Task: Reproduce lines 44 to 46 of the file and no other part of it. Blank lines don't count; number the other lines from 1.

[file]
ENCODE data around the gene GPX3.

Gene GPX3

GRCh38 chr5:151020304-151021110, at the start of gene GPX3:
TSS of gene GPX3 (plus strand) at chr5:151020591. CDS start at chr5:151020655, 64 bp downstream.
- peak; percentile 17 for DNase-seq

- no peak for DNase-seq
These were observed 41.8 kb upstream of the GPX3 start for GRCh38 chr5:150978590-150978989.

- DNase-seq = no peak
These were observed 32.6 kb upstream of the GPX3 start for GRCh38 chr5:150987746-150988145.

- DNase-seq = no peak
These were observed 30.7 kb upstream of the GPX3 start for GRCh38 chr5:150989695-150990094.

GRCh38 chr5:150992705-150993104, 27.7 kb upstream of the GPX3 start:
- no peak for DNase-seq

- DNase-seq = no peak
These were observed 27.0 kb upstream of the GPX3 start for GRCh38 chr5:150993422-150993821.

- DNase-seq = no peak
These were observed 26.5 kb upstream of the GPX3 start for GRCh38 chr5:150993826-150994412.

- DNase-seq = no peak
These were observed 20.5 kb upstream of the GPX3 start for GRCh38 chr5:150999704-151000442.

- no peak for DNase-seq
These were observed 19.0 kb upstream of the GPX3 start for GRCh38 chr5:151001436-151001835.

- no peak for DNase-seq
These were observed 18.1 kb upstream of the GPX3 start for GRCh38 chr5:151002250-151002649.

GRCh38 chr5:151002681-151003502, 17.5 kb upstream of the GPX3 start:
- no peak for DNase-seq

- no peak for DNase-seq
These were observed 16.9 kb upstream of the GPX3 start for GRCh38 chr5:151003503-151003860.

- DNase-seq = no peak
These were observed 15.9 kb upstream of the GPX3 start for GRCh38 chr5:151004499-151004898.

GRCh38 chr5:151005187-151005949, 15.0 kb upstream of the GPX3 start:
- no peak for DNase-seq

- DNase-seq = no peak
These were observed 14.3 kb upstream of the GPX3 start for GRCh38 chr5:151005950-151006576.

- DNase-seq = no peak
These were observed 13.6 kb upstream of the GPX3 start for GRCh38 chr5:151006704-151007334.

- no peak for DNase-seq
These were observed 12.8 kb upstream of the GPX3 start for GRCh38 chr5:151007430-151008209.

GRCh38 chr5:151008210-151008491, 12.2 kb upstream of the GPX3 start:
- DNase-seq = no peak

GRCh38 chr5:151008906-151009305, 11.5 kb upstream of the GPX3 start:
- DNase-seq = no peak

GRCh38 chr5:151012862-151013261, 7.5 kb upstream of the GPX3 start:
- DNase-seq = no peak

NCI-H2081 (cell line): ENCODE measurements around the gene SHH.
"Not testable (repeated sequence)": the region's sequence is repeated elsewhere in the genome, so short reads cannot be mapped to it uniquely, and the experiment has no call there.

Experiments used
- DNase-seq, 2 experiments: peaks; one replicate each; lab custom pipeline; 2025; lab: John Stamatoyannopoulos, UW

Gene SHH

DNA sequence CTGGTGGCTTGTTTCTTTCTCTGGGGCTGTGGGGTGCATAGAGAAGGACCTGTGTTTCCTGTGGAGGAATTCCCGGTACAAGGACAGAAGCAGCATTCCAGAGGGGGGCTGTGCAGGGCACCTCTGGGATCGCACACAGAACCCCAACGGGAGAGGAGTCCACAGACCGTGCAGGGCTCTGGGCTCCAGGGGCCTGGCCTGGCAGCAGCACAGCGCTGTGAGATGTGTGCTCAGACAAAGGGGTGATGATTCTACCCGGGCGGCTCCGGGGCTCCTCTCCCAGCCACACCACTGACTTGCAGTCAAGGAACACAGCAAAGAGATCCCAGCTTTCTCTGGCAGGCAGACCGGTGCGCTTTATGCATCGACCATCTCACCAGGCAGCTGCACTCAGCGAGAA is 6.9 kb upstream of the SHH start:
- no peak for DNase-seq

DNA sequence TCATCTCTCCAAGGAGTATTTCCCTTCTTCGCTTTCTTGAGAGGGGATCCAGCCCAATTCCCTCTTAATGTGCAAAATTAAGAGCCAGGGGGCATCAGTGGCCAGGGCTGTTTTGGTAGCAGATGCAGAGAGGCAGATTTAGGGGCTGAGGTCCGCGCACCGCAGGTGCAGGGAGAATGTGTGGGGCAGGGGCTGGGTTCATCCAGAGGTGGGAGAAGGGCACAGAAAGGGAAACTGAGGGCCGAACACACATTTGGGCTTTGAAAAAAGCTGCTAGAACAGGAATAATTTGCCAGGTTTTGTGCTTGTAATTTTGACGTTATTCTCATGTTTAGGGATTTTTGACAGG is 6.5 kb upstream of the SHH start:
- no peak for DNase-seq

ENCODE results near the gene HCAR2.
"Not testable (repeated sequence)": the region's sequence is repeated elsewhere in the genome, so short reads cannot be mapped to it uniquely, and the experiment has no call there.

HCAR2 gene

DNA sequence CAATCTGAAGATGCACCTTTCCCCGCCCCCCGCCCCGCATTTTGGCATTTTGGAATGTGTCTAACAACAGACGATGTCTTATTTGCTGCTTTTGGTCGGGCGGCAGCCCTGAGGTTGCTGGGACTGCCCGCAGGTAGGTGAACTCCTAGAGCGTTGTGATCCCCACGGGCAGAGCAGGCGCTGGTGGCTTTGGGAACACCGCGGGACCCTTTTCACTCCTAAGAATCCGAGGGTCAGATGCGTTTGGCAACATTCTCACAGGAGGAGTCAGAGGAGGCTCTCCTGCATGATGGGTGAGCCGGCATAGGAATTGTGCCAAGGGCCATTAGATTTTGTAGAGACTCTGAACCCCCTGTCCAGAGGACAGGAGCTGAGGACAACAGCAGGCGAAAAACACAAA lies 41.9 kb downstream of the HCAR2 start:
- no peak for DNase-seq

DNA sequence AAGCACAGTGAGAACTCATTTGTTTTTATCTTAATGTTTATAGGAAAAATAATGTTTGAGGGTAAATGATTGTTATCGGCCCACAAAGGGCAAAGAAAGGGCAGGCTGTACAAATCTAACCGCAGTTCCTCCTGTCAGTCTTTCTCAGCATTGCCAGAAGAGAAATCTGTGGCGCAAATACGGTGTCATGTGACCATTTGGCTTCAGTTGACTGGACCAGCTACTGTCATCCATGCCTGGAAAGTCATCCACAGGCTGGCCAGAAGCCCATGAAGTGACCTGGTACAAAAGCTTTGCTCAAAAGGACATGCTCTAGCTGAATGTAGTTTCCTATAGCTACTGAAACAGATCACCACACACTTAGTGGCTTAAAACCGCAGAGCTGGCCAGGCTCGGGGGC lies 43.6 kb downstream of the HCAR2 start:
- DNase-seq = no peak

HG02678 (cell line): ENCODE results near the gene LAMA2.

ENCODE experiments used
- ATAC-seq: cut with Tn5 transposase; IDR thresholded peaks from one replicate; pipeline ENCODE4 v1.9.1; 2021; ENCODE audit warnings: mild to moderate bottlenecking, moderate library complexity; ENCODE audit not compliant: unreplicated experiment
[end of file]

NCI-H2081 (cell line): ENCODE measurements around the gene SHH.
"Not testable (repeated sequence)": the region's sequence is repeated elsewhere in the genome, so short reads cannot be mapped to it uniquely, and the experiment has no call there.

Experiments used